How Do I Know If I’m On the Path or Have Fallen Off?

by Ron Pevny

I recently had a conversation with a woman who has participated in two of our Choosing Conscious Elderhood retreats in the last ten years. She told me that while her commitment to aging consciously remained strong, she felt she had fallen off the path because her deep passion for helping ease suffering in third world countries took so much of her time and energy that she wasn’t engaged with various inner work practices. Our conversation served as a catalyst for this article about how we know if we are indeed on the path, or merely wishing we were.

Those of you who have read my book Conscious Living, Conscious Aging and other writings by me and others know that conscious eldering is both a vision of the rich possibilities that call to us as we age, and a multi-faceted foundation of inner work that can support us in fulfilling our potential as conscious elders.  The key aspects of this inner work—belief, release and healing of the past, finding and living with purpose, community, and spiritual deepening are all critical components to supporting the emergence of the fulfilled elder within each of us. It is important that we use this precious time in our lives to engage with all these key tasks of eldering. But since we are unique, multi-faceted individuals, how we engage with this inner work, when we engage with it, and how much emphasis we place on its various aspects at any given time depend upon what feels right to us as we try to be in touch with our most authentic inner voice.

For the woman with whom I had the conversation, her long-time purpose is her strong need to serve. At this point, that is what she believes is the most important expression of her life energy, for her own fulfillment and the wellbeing of others.  I can easily point to others equally committed to conscious eldering who strongly feel the need for focusing much of their energy on the inward journey with its reflective and contemplative practices. There are many ways to age consciously. And there are many ways to fool ourselves into believing we are doing so when we aren’t, and they can be so subtle.

At the top of my list of ways to deceive ourselves is equating the collection of information with growth. Information can be useful in enhancing our awareness and can give us an inspiring picture of what is possible. However, information not reflected upon and acted upon is meaningless in terms of our growth, and does not make us wiser. But it certainly can support the feel-good illusion that we are growing, and some of us for this reason become “workshop junkies.”  I believe that a true commitment to working over time with the information and practices from one good personal growth workshop that somehow calls to us is worth far more than going to many enticing workshops or listening to many webinars in the hope that ever more information or temporary inspiration will change us. We change through our intention and commitment to using the precious resources available to us.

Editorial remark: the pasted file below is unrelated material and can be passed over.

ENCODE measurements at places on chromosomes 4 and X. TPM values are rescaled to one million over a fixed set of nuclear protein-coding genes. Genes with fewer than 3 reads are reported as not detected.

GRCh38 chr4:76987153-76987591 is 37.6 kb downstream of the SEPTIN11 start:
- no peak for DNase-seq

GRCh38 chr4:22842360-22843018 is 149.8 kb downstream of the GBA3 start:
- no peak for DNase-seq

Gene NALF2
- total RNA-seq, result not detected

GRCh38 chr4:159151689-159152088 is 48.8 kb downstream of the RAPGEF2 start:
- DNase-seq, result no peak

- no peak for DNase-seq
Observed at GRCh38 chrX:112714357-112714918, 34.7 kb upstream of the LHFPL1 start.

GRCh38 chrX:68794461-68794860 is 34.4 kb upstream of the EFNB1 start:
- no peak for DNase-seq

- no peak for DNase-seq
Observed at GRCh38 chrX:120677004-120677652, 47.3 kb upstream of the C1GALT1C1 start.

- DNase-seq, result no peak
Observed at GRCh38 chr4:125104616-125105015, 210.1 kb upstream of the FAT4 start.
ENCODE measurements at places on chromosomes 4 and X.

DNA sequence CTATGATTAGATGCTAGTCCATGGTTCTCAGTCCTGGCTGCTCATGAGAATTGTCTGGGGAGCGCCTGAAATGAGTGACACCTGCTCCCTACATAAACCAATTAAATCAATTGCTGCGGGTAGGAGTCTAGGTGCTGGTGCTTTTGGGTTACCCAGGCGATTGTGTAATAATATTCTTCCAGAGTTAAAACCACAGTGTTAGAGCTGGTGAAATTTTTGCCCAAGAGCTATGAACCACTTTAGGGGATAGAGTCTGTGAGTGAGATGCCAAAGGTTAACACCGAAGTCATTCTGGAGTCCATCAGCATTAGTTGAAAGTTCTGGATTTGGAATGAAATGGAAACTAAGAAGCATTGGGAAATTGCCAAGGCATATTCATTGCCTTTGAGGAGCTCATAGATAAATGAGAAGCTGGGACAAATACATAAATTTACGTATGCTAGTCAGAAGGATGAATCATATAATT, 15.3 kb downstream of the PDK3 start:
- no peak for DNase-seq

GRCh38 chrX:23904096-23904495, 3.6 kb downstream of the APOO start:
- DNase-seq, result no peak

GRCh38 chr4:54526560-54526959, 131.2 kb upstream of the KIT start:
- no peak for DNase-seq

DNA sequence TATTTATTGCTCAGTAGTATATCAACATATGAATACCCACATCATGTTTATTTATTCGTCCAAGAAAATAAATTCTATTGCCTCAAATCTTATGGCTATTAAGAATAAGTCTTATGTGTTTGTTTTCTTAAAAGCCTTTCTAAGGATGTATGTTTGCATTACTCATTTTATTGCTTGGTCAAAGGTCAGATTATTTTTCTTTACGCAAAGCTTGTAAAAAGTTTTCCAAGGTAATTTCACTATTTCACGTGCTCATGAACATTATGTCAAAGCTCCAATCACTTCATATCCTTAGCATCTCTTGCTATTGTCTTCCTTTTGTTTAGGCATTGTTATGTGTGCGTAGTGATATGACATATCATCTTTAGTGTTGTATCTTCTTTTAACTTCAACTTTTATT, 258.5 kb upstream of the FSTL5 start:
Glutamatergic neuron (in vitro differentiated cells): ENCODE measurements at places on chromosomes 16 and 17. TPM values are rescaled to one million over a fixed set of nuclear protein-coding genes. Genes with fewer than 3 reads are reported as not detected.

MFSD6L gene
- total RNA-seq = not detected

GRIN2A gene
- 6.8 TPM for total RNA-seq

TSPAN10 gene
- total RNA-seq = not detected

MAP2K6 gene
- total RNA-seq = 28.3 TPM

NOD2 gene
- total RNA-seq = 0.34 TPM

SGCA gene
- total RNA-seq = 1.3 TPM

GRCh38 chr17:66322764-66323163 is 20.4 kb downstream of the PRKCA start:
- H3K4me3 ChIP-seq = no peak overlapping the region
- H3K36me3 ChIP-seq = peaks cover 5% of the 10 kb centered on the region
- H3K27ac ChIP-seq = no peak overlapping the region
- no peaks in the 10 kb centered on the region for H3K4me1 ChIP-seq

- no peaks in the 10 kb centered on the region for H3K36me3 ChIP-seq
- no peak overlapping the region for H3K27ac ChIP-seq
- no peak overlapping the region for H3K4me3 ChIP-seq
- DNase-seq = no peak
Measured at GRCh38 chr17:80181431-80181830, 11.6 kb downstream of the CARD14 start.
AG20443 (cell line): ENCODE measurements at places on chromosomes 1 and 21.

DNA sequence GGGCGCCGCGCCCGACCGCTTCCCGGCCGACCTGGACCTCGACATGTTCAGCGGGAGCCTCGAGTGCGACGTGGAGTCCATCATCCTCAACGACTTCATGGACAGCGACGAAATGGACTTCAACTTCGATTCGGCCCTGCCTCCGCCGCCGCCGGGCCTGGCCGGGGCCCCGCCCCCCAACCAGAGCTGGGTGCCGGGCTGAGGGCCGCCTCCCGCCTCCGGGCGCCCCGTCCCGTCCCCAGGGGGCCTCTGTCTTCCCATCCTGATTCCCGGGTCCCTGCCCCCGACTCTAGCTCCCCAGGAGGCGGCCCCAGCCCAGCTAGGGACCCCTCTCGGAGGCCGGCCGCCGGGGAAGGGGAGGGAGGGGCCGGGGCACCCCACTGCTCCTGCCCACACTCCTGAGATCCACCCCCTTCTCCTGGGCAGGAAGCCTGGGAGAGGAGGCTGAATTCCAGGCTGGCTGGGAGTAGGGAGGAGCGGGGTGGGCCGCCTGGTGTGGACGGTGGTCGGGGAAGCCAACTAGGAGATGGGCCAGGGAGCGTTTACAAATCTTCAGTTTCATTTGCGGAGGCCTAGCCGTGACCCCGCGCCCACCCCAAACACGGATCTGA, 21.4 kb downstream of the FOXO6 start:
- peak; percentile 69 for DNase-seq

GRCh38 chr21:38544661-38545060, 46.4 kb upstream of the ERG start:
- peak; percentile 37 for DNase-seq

So, since all of us are works in progress as we seek to age consciously, and our paths are so unique, how do we know if we are indeed making any progress?  I believe most everything I know about conscious eldering can be distilled down to the following.  We are on the path if each morning our strong intention is to in some way grow and in some way serve, and if at day’s end most days we can identify some way we have grown and served.

There are so many ways to grow: in curiosity, in skills; in willingness to step outside our comfort zones; in ability to be flexible; in ability to forgive; in ability to keep our hearts open as others close theirs; in self-understanding; in learning more about our world; in discovering potentials we didn’t know we have; in shedding self-limiting beliefs.

And there are so many ways to serve:  through giving our gifts in ways that fulfill a specific sense of purpose, like the woman I referenced earlier; through responding to some of the myriad opportunities that arise each day to extend love and caring to another; through being truly present to those who cross our paths each day; through engaging in social and environmental actions that help promote a better world for the generations that will follow us; through finding our best way to send love and compassion to people and events in dire need of loving energy.

Living in this way requires intentionality and focus. As we embrace ways to grow and serve each day, this commitment will gradually shift from being a practice we engage in to a way of being that reflects who we are becoming. Growing and serving will become our primary motivations. This is how we know that we are indeed growing into true elderhood.

And there will be days when we don’t live in such a way, days when we numb out, days when we live mindlessly. But each day is a new day, offering the opportunity for recommitment to our overriding goal.  Remember that nothing sabotages our noblest intentions like critical self-judgment that closes our hearts to ourselves, fills us with guilt and feelings of unworthiness.  Guilt does not support conscious eldering. Telling ourselves how weak and unworthy we are whenever we go unconscious (and all of us will often be unconscious) does not support conscious eldering.  What does support this journey is acknowledging ourselves for choosing this path and for the progress we are making; developing the self-awareness to know what from within and without pushes us off the path; committing to showering ourselves with love as we slowly but surely move forward;  and using our ability to connect with our inner knowing—our  spiritual dimension—and  from that place making choices each day, one day at a time, to be as conscious and intentional as we can.  Each day is a new day, a new opportunity for a fresh start on our journey toward conscious elderhood.

Bookmark the permalink.

Comments are closed